May 10 (Bloomberg) -- Deutsche Bank AG held off Citigroup Inc. to keep its position as top foreign-exchange trader for an eighth-straight year in an annual survey by Euromoney Institutional Investor Plc, even as its market share slipped below 15 percent.
Citigroup leapfrogged Barclays Plc and UBS AG to become the second-biggest currency trader, Euromoney said in an e-mailed statement. Barclays slipped to third place and UBS to fourth, while HSBC Holdings Plc climbed into the top five.
“It’s an arms race,” said Kevin Rodgers, head of FX spot, e-trading and derivatives at Deutsche Bank in London. “The foreign exchange market for all our customers is just getting better, cheaper and faster each year. The exciting thing for us in 2012 is that all the technology that we built in previous years is being completely revamped. Virtually everything that has helped us win for the last eight years is being replaced and improved over the course of this year and early next year.”
The top five banks in the survey accounted for 55 percent of trading. Citigroup’s market share climbed to 12.26 percent from 8.86 percent last year, while Deutsche Bank’s slipped to 14.57 percent from 15.65 percent.
“Our goal is to be the top foreign-exchange provider in the market place, and we are trying to get there,” said Jeff Feig, global head of Group of 10 foreign exchange at Citigroup in London. “We are investing and growing our business. We focus on delivering useful innovative functionality and cool technology to our clients, and we expect to see our volumes grow even more in the future.”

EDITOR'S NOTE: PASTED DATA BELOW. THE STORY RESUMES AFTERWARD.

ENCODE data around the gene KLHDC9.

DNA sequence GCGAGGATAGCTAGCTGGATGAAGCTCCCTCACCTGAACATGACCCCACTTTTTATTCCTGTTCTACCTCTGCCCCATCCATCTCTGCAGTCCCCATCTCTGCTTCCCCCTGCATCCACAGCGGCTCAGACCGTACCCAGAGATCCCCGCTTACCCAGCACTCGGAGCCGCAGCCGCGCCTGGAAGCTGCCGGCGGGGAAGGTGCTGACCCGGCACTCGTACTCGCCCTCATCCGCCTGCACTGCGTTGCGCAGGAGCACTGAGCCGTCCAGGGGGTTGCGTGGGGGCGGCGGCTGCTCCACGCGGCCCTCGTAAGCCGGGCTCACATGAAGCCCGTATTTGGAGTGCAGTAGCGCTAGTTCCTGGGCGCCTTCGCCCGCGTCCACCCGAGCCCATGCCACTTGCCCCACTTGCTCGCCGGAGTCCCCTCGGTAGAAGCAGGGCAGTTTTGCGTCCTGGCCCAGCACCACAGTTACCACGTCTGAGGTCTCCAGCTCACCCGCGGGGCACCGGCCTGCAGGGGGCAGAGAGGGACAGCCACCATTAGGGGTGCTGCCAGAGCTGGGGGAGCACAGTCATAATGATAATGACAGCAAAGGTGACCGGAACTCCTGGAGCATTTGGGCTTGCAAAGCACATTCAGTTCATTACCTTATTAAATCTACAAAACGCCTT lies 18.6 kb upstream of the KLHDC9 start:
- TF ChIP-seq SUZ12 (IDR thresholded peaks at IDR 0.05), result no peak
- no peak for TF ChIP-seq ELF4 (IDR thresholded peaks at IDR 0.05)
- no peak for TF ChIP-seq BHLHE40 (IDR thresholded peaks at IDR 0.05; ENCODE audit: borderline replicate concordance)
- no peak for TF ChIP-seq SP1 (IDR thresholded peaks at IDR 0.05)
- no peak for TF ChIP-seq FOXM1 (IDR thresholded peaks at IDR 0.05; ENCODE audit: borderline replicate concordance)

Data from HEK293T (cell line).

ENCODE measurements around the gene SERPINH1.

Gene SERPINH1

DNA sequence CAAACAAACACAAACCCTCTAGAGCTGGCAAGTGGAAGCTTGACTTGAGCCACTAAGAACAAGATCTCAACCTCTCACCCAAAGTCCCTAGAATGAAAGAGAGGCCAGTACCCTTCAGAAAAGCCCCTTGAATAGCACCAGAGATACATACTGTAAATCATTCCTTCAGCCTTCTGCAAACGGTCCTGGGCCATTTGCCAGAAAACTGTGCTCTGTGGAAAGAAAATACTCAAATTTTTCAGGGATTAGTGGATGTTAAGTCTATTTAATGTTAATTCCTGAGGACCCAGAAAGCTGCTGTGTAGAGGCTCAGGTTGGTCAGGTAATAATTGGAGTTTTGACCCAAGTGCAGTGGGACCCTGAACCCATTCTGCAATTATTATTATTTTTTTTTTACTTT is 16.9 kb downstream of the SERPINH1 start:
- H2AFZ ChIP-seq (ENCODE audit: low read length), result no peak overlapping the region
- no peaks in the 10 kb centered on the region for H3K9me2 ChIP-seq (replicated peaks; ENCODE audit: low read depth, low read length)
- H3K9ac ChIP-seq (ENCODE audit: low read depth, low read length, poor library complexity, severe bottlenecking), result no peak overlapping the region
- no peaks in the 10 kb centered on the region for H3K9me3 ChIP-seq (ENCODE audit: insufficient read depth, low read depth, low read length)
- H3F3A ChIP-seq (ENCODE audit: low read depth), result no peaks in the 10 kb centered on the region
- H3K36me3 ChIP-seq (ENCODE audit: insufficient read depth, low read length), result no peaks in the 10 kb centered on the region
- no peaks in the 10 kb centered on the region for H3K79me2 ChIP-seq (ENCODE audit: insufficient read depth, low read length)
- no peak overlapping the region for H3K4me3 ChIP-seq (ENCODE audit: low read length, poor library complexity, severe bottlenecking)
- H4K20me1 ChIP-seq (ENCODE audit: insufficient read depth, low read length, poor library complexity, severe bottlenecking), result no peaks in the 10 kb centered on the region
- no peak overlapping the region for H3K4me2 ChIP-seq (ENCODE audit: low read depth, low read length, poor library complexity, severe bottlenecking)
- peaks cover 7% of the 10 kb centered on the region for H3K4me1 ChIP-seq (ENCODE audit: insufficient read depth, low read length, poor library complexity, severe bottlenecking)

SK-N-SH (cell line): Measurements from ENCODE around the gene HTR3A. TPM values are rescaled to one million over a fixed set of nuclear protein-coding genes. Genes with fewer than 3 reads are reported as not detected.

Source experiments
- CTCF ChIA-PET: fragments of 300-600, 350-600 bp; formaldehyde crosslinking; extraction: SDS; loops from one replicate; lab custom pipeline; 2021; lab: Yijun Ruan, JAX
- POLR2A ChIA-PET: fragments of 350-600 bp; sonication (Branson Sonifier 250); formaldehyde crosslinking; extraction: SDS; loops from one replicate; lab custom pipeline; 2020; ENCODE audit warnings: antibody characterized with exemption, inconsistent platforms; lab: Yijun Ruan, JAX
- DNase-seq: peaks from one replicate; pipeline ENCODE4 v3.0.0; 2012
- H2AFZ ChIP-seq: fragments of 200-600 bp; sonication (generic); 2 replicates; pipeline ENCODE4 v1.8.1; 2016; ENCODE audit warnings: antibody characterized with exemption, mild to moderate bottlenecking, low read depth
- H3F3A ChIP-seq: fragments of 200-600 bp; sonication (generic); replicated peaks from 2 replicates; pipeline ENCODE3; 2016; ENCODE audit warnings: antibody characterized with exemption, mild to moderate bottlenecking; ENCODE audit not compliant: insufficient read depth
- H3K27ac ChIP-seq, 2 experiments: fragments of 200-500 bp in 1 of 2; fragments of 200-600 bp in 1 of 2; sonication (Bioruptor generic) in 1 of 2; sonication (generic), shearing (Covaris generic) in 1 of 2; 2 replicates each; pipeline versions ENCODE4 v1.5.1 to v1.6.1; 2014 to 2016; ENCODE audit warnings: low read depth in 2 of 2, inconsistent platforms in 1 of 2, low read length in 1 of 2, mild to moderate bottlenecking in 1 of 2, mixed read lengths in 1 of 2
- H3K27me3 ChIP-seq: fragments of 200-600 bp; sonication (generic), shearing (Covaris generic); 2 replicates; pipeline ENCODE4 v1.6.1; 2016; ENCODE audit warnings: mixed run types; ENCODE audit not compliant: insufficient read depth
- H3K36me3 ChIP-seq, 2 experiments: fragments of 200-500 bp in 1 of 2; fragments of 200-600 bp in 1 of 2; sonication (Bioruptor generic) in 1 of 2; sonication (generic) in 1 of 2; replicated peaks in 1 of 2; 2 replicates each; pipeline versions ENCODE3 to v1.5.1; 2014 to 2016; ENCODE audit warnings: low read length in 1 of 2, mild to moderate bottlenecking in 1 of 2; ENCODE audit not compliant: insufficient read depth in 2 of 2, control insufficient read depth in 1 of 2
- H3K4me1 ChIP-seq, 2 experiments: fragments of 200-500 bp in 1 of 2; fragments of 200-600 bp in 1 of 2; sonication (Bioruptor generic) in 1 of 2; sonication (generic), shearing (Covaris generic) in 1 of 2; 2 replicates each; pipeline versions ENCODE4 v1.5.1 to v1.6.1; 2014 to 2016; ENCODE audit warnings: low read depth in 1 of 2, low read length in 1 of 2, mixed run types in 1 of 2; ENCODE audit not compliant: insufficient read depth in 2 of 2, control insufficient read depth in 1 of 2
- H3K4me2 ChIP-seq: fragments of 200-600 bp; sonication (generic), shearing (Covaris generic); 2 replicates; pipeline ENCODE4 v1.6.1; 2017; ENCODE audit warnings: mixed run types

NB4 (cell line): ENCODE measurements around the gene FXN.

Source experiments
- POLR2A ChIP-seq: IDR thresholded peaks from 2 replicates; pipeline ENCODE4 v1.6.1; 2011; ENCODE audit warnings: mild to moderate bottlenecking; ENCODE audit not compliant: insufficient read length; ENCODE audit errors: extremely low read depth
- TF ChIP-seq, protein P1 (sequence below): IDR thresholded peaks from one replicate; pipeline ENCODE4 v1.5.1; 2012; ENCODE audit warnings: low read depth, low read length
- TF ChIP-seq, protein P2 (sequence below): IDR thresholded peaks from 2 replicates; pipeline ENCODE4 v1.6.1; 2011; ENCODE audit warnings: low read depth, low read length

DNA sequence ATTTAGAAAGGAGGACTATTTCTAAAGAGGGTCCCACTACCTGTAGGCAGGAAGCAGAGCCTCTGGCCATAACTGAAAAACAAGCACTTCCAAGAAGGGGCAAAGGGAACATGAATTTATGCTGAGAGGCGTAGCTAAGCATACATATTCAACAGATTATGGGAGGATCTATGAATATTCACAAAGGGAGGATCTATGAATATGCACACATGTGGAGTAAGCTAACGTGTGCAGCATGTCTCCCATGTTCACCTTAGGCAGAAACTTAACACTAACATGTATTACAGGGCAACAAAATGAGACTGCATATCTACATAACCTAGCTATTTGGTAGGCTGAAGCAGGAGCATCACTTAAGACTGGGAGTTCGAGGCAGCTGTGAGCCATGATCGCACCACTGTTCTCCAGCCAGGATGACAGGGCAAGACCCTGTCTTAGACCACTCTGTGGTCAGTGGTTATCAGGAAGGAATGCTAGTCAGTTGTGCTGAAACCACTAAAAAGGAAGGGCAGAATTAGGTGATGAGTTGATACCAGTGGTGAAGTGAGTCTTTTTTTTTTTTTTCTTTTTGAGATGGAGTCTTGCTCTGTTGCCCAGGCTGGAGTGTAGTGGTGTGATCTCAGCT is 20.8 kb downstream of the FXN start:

The poll is drawn from a survey of end users in the foreign-exchange markets and based on 15,423 responses, representing $208.4 trillion of turnover, Euromoney said.
Currency trading is likely to have fallen considerably in early 2012, after reaching a record $5 trillion a day in September last year, the Bank for International Settlements said on March 12.
Deutsche Bank saw record currency trading volumes in the first quarter of 2012, even as profit margins declined, it said in a report April 26. The Frankfurt-based bank said it is planning to redesign its AutobahnFX platform to give clients greater flexibility and better pricing.
“The form competition will take, the way we interact with clients and the services we offer, will fundamentally change in the next two years,” said Zar Amrolia, global head of foreign exchange at Deutsche Bank. “Anyone who isn’t prepared for this will lose out.”
‘Major Risk Events’
Barclays stayed in the top three after increasing its market share to 10.95 percent from 10.76 percent last year.
“You need to be a large participant to meet your clients’ demands,” said Mike Bagguley, global head of foreign exchange at Barclays. “Last year was a year of major risk events in the currency market. You had the tsunami, two Bank of Japan interventions and a Swiss National Bank intervention. How you steered through those events with your clients pretty much defined your year.”
Deutsche Bank and Citigroup also topped the poll in the Asia region, excluding Japan, which surveyed 4,978 respondents. Citigroup increased its regional market share to 17.07 percent from 11.74 percent in the 2011 survey.
The Asia Pacific region accounted for 21.29 percent of the global currency market trading this year, up from 20.63 percent in 2011, Euromoney said. Trading in Western Europe slipped to 43.06 percent from 45.94 percent.
--With assistance from Kenneth Pringle in New York. Editors: Kenneth Pringle, Greg Storey